Road Trip 2017: Part 3 – Banff to Glacier

When we returned to Lake Louise Thursday night, we inquired about staying one more night. The ranger however informed us we would have to move camp. Not wanting to pack up camp and stay in the same location, we knew we’d be driving from Banff to Glacier the next morning. Time to mentally prepare for 10+ hours in the car.

We woke up early Friday morning and quickly broke camp. It was cold, wet, and snowing yet again.

On The Road Again

The plan for the day was to drive down to Canmore and turn off on the well graveled Smith Dorrien Trail through Kanaskis Country. This “trail” is more a dirt highway, one I highly recommend to anyone driving through. Wide open roads with amazing mountain vistas and hardly in traffic around. The Smith Dorrien Trail ended all to soon, putting us back on paved Highway 40, traveling over several high point passes and open range land, which meant cows on the highway! The weather continued to come and go as we made our way south, blue skie, clouds, rain, and threatening snow showers.

Heading down Highway 40, I wanted to turn off and head in to the hills again. Alberta has a long graveled highway system, called the Forestry Trunk Road, which runs 1,000KM north to south, with less than 200km of that being paved. Even under the wet skies and low cloud deck, Cassie was on board and turned off Highway 40 and pointed the car due south towards Crowsnest Pass, the next 150 miles would be well mannered gravel travel or “overlanding”. Our route wound through a variety of landscapes, mostly forest destine for clear cut, more free range cattle grazing, and wide open meadows reminding me of the eastern slopes of our own Cascade Mountains in Washington.

Our dirt travel could have lasted twice as long, hitting pavement wasn’t necessarily enjoyable, but it was necessary for us to make Glacier National Park. We debated staying in it’s connected Canadian park Waterton, but the thought of setting up a wet tent for one night and moving the next day sounded horrible. By pushing on to Glacier, it would ensure we had 3 nights in one place, giving us two days to get out and hike.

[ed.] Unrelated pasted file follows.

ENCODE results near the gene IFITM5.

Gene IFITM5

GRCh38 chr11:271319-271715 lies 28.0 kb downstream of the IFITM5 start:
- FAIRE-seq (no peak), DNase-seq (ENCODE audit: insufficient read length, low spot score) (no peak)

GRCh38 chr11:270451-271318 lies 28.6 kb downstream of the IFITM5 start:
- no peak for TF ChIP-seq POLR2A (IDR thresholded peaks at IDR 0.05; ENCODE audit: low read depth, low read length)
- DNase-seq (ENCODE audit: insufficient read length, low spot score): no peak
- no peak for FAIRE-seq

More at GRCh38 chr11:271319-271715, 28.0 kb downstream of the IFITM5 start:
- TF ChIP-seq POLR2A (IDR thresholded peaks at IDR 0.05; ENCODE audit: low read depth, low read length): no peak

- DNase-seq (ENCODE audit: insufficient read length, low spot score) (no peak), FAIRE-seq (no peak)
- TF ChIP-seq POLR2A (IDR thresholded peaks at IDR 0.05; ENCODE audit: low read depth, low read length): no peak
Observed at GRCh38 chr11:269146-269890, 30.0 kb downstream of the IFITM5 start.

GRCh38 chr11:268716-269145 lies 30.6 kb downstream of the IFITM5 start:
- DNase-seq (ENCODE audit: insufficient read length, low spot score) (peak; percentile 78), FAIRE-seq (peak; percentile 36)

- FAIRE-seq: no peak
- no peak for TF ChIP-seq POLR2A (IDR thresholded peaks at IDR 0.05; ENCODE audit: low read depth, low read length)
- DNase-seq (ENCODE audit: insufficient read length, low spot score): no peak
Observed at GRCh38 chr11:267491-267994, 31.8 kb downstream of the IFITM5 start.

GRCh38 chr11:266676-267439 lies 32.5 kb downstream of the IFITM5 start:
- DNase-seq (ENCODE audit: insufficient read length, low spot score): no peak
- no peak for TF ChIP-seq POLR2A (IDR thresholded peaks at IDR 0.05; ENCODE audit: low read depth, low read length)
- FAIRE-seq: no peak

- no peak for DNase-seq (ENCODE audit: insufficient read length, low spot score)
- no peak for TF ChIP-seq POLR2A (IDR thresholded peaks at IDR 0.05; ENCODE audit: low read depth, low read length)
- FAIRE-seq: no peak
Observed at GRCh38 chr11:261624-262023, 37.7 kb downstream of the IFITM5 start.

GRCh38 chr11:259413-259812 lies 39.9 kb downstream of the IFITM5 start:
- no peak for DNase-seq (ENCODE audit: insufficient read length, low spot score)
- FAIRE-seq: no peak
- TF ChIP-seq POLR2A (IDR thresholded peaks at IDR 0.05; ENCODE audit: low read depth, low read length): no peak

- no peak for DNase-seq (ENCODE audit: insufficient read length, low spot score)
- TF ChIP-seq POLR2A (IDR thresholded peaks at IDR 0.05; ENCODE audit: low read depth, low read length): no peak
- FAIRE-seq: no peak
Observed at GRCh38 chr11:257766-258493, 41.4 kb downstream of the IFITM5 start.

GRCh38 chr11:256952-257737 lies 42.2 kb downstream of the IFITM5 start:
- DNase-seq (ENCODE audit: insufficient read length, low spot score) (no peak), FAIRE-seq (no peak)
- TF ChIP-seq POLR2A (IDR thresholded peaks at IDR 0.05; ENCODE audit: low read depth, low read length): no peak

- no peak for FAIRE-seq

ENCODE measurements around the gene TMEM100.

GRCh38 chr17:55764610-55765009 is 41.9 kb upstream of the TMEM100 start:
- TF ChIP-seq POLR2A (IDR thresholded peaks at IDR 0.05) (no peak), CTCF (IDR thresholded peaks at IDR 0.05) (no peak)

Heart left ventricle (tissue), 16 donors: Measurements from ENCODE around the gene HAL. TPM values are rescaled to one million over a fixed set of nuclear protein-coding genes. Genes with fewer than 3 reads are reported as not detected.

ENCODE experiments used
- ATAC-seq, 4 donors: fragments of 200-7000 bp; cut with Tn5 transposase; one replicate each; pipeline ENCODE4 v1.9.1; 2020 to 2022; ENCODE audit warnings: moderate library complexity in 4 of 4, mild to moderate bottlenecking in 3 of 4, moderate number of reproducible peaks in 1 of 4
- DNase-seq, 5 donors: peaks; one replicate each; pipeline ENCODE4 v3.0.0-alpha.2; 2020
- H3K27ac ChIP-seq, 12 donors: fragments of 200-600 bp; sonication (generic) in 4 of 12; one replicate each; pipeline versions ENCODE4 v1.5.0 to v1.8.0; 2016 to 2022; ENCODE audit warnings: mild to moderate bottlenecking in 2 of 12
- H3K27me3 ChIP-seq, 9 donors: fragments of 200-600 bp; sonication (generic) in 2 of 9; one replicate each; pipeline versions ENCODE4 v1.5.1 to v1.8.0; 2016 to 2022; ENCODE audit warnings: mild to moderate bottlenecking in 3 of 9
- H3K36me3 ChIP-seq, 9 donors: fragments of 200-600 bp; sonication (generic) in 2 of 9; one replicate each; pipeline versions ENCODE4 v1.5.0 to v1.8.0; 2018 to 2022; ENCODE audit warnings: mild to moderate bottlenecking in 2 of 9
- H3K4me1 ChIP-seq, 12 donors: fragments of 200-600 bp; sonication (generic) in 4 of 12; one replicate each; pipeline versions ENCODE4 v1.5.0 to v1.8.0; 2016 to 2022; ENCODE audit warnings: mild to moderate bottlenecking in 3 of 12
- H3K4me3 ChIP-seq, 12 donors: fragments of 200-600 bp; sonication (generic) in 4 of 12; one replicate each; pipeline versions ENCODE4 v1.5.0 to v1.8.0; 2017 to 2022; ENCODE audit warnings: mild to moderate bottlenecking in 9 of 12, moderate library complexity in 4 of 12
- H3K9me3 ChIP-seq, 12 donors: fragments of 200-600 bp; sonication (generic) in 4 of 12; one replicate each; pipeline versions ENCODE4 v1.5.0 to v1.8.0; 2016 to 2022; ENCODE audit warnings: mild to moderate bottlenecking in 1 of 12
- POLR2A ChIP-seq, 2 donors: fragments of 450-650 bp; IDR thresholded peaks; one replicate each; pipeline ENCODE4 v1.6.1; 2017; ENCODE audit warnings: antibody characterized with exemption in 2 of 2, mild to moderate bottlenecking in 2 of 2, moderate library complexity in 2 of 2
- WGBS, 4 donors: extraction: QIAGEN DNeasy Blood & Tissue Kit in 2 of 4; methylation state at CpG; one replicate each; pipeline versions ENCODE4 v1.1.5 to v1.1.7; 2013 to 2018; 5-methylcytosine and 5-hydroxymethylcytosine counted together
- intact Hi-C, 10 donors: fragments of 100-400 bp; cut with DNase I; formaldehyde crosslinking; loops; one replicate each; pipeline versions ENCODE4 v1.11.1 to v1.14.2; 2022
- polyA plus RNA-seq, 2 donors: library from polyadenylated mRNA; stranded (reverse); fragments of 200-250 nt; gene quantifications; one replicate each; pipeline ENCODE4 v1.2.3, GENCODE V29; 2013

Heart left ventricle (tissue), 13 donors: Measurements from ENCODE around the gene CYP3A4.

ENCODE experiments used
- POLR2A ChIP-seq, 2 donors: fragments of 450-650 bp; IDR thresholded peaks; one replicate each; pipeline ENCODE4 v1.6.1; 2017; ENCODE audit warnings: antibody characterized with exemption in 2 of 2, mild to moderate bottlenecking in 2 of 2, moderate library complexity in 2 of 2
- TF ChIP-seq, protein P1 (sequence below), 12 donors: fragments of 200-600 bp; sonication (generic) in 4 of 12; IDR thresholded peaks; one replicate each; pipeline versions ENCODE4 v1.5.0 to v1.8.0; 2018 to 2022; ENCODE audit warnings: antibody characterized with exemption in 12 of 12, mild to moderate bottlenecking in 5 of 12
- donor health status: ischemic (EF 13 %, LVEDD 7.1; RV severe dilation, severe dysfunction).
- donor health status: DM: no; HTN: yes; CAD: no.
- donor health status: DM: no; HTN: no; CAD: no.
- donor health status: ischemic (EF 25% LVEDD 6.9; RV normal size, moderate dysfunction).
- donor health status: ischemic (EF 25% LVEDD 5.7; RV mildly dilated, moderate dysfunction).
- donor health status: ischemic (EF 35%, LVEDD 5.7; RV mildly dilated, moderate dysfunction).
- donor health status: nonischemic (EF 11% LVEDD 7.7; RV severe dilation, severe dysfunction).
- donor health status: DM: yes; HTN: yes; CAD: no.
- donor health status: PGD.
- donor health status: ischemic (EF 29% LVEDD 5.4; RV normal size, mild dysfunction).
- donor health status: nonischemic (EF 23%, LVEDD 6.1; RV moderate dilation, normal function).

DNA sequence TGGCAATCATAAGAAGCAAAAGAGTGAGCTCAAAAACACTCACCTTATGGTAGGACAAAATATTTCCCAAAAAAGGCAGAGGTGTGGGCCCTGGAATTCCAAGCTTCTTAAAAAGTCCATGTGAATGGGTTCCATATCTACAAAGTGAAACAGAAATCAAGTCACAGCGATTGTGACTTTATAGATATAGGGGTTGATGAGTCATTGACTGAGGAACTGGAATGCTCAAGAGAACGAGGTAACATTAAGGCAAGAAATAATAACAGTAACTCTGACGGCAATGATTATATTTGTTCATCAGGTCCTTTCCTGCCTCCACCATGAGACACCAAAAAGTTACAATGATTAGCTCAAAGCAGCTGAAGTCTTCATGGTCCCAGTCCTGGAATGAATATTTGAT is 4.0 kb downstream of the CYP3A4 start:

As we drove towards Waterton, a recent wildfire was being mopped up on both sides of the highway. The scared land was a scary and surreal sight to see, and Waterton Lakes just opened back up two days prior, proving just how real and recent the fire was. The Kenow Wildfire  went in to Waterton Lakes National Park, providing us with reassurance that we were making the right decision as we headed towards the Chief Mountain border crossing, easily the least busy crossing I’ve ever been through. There was 1 car ahead of us.

Welcome to Montana

Welcome to Montana, 100+ miles of dirt road as a “detour” from Banff to Glacier National Park

Back in the US, we raced towards the eastern entrance of Glacier National Park, hungry, tired, and ready to settle in to a camp spot. Glacier however had other plans, in order for us to be in a relatively easy position to explore after Glacier on our way back to Seattle, we wanted to camp on the west side of the park. Glacier was experiencing it’s own wildfire though, closing the Going to the Sun road, which meant we had to drive AROUND the park in order to reach camp…2….more….hours. In order to keep Fitz happy and in his happy traveling state, we let him roam the visitor center for 30 minutes before they shut down at 5pm.

On the road again, we raced to West Glacier, with one thing on our mind, food. We found AMAZING pizza at the Glacier Grill and Pizza in Coram, MT. (highly recommended), an empty campground at Lake McDonald, and home for the next 3 nights in the Apgar Campground. Life was great and our adventure was wonderful.

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